Approximately a billion people, one-seventh of the world's population, have moved out of poverty in recent years and entered the marketplace en masse as consumers. These new consumers—still poor, but no longer merely surviving, as in the past—come mostly from China and India, but also from Brazil, Mexico, Poland, Russia, Bangladesh, Indonesia, Malaysia, the Philippines, Vietnam, Egypt, Turkey, and many other countries. If these low-income people were a nation, that country would have the world's third-largest population and tenth-biggest gross domestic product.
Until recently, many of these consumers struggled to put enough food on the table. Now they're working in factories and in call centers, purchasing food and beverages, and spending on such items that do more than fulfill basic subsistence needs as cell phones, consumer electronics, appliances, clothing, cosmetics, and personal transportation. Some are moving up from bicycles to motor scooters and from scooters to small cars. They're advancing from manual farming to mechanised farming, buying small tractors for the first time.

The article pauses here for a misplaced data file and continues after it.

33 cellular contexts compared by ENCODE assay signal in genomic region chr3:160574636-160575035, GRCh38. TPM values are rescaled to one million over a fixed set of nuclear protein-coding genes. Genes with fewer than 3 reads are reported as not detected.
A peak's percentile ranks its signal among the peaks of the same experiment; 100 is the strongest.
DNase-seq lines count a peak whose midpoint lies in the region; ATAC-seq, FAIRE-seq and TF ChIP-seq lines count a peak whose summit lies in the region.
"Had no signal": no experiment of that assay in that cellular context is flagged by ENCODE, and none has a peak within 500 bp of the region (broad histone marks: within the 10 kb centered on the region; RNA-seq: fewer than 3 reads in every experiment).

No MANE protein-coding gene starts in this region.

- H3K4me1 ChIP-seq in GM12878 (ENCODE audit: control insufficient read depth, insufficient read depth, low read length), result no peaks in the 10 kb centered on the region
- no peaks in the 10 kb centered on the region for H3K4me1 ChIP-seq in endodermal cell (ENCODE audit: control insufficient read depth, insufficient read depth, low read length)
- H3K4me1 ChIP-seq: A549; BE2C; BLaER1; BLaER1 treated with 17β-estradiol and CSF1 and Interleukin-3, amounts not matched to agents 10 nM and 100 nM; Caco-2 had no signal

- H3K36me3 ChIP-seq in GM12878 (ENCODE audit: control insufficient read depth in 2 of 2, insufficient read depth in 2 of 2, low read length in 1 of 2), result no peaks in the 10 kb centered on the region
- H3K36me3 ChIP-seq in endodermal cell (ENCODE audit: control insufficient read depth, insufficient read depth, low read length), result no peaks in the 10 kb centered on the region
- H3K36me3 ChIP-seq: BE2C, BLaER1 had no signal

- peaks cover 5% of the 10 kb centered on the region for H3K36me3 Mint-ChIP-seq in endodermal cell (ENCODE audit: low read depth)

Prior to the global recession, for example, purchases of tractors by India's 306 million farmers—equal to the entire population of the U.S.—were increasing at an astounding rate of 20% per year. This increases demand for steel, rubber, fuel, seed, and fertiliser. The trends will continue.
Some of the new consumers have been moving from the countryside to cities, others from their countries of origin to countries with better job opportunities. In China alone, the demand for laborers was so great prior to the slowdown that some 140 million to 150 million migrant workers—more than Japan's entire population—were constantly on the move, crowding the cities with the most jobs. That stretched many cities' capacity beyond the breaking point.